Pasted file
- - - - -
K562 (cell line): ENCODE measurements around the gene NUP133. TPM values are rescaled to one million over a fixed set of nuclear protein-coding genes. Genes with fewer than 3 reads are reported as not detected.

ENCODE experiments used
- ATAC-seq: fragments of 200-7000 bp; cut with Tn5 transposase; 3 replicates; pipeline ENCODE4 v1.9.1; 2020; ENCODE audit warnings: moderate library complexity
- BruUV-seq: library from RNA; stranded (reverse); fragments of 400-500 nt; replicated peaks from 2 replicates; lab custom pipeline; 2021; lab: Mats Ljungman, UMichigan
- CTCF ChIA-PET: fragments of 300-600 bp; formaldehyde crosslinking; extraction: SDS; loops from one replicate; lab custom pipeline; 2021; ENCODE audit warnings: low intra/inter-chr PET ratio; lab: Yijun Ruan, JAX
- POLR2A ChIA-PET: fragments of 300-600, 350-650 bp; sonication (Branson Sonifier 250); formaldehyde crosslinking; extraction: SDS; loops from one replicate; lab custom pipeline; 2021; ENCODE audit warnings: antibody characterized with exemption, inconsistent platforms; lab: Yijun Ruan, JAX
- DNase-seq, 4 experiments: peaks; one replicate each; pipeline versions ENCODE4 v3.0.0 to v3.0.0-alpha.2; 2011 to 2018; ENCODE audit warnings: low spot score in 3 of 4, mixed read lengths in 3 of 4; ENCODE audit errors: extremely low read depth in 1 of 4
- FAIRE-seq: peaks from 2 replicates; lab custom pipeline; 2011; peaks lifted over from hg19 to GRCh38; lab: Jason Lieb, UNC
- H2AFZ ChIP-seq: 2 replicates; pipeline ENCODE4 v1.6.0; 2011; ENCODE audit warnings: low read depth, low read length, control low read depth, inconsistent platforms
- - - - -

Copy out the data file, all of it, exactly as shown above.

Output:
K562 (cell line): ENCODE measurements around the gene NUP133. TPM values are rescaled to one million over a fixed set of nuclear protein-coding genes. Genes with fewer than 3 reads are reported as not detected.

ENCODE experiments used
- ATAC-seq: fragments of 200-7000 bp; cut with Tn5 transposase; 3 replicates; pipeline ENCODE4 v1.9.1; 2020; ENCODE audit warnings: moderate library complexity
- BruUV-seq: library from RNA; stranded (reverse); fragments of 400-500 nt; replicated peaks from 2 replicates; lab custom pipeline; 2021; lab: Mats Ljungman, UMichigan
- CTCF ChIA-PET: fragments of 300-600 bp; formaldehyde crosslinking; extraction: SDS; loops from one replicate; lab custom pipeline; 2021; ENCODE audit warnings: low intra/inter-chr PET ratio; lab: Yijun Ruan, JAX
- POLR2A ChIA-PET: fragments of 300-600, 350-650 bp; sonication (Branson Sonifier 250); formaldehyde crosslinking; extraction: SDS; loops from one replicate; lab custom pipeline; 2021; ENCODE audit warnings: antibody characterized with exemption, inconsistent platforms; lab: Yijun Ruan, JAX
- DNase-seq, 4 experiments: peaks; one replicate each; pipeline versions ENCODE4 v3.0.0 to v3.0.0-alpha.2; 2011 to 2018; ENCODE audit warnings: low spot score in 3 of 4, mixed read lengths in 3 of 4; ENCODE audit errors: extremely low read depth in 1 of 4
- FAIRE-seq: peaks from 2 replicates; lab custom pipeline; 2011; peaks lifted over from hg19 to GRCh38; lab: Jason Lieb, UNC
- H2AFZ ChIP-seq: 2 replicates; pipeline ENCODE4 v1.6.0; 2011; ENCODE audit warnings: low read depth, low read length, control low read depth, inconsistent platforms